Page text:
We had our regular tweeters but also joined by a few more who had specific information relating to this week’s topic.
- Share the resources and repositories that helped you discover ancestors’ occupations and put their work & life in context?
- Tell us about an ancestor with an unusual or dangerous occupation, child labour or a now-uncommon job?
- Are there occupations in your family that have passed down to the next generations?
- What resources do you review to find out more on businesses & business owners, self employed or financially independent ancestors?
Format for the post will be resources to check out, then occupations relating to our ancestors and finally some questions about unusual occupations and where to find the answers.
Resources to find information relating to occupations and context in life
- Directories and electoral rolls
- Census records
- Newspapers including advertisements, articles and family notices
- Pre UK census try UK Register of Duties Paid for Apprentices’ Indentures 1710-1811 (National Archives & Ancestry)
- Public Record Offices for Government occupations
- Birth, death and marriage records
- Obituaries but as Sue said they are only as accurate as the informants knowledge – pioneers of the district could have been convicts in reality
- Title Deeds to property owned list the occupation of owners
- Apprentice records
- Military records
- Wills and probate records
- 1939 register
- UK Merchant Navy records: Register of Seamen at TNA or on FMP, Seamen’s tickets, Voyage details for crew lists.
- Academic journals (JSTOR) through the National Library of Australia
- Gale newspaper access for occupation background and risks of jobs.
- Books, books, books and reading
- Regional Archives
- Regional and local family history society newsletters
- Guild records from apprentice to master
- Immigration passenger lists
- Council Records
- Employment lists for businesses
- Lately bankruptcy records have been adding lots to research on employers.
- Queensland State Archives has many collections to look through
- Work and employment portal at Libraries Tasmania
- Some convict employment now mentioned in Tasmanian Names Index
- Don’t know what the job means, check at this site, or this site, Old English census occupations,
- The Scottish Mining Website has a tremendous amount of information about mining ancestors – living conditions, information about mines, accidents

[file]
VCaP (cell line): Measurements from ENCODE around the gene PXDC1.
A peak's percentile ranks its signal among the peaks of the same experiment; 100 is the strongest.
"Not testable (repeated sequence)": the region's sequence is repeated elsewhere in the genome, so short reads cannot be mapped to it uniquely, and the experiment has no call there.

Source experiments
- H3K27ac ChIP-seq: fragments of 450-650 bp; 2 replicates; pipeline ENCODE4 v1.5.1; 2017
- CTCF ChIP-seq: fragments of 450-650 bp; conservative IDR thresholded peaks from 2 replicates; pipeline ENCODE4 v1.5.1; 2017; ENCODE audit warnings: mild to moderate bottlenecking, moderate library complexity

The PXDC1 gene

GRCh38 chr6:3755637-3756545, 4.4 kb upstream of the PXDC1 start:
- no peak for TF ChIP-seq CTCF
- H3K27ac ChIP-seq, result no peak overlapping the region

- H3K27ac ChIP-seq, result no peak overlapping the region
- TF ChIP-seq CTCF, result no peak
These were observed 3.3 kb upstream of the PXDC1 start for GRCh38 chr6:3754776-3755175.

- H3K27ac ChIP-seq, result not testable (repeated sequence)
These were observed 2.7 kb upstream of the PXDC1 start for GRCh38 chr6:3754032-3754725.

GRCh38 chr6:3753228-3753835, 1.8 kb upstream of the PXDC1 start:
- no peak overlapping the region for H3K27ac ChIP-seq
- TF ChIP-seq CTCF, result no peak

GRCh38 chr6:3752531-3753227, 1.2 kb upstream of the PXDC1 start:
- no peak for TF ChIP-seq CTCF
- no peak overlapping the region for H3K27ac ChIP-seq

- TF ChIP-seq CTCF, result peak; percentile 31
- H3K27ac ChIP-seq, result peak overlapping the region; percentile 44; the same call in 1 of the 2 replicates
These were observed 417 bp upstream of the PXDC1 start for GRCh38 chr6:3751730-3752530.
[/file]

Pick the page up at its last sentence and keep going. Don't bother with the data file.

- Maritime History Archives – Newfoundland
- Royal Museums – Greenwich
- Cornwall – info on mining
- Lloyd’s register for shipping
Angela: Census records that revealed I am descended from a ‘Herd’ and a ‘Brush’ . (I kid you not)
Fran: My Cornish miners jobs could be dangerous. The average age of death was 28th years and 4 months. So young.
Pauleen: My dad was a numbertaker – say what, an undertaker? Nope, a numbertaker or tally clerk working with freight distribution in the railway shunting yards. Not quite as dangerous as shunting but still very hazardous.
Sharn: The most dangerous occupation my ancestors had was MINING. I discovered a g g uncle was killed in a mining accident ‘killed by an explosion of fie damp’ on the Scottish Mining Website.
Jane: My ancestors all seem to have fairly standard occupations … Farmers, agricultural labourers, domestic servants, Bricklayers and other tradesmen … Although I do have a rat catcher!
Hilary: my husband’s grandfather died after a fall working in an Ironstone quarry; my gt uncle was killed whilst working in the docks a cargo fell on him
Allie: I have lots of newspaper compositors and handloom weavers in my family, not unusual at the time but definitely rare today. Not aware of any work accidents, but I’m sure much of the work my ancestors did was dangerous or hazardous to health in the long term.
Sue: My Great great grandmothers sister married RG Winters who was a pianoforte maker. Married in England, migrated to Tasmania, Had a pianoforte factory in Elizabeth Street Hobart
ANZ: And quarry workers and stonemasons often had lung diseases….this asbestosis. Occupations were so hazardous before OH&S awareness but there are still random injuries.
Seonaid: A lot of my ancestors were ag labs, carpenters, navy or army, cab drivers, fruit and veg sales. I do have a female ancestor who took over her husband’s butchery business when he died. Although I expect that’s not unusual.
Pauleen: Generations ago I had miners in Northumberland – another dangerous occupation with the possibility of child labour though I’ve found none
Sue: I have three brothers, one my great grandfather, who survived the 1912 Mt Lyell mining disaster
ANZ: Who remembers when the rat catchers from the council would come round with their fox terriers checking for rats when people still had backyard dunnies?
Fiona: Inspector of Nuisances in a clients family. Image of one here.
Jennifer: My friend’s ancestor worked in a tiny building in the forest in Belgium checking undetonated bombs
OPS: Earlier this year our response to the A-Z Blogging Challenge featured contributions from members on a range of occupations, including Apple Crusher, Dominatrix, Jester, Number Taker, Pig-jobber and Tabernarius!
Dara: My GG-grandfather was a coachman, a servant in a big house. I love the idea of him hitching up the horses and strolling, or racing, through the streets, taking his master to where-ever. Probably my imagination pictures a more romantic version of his job.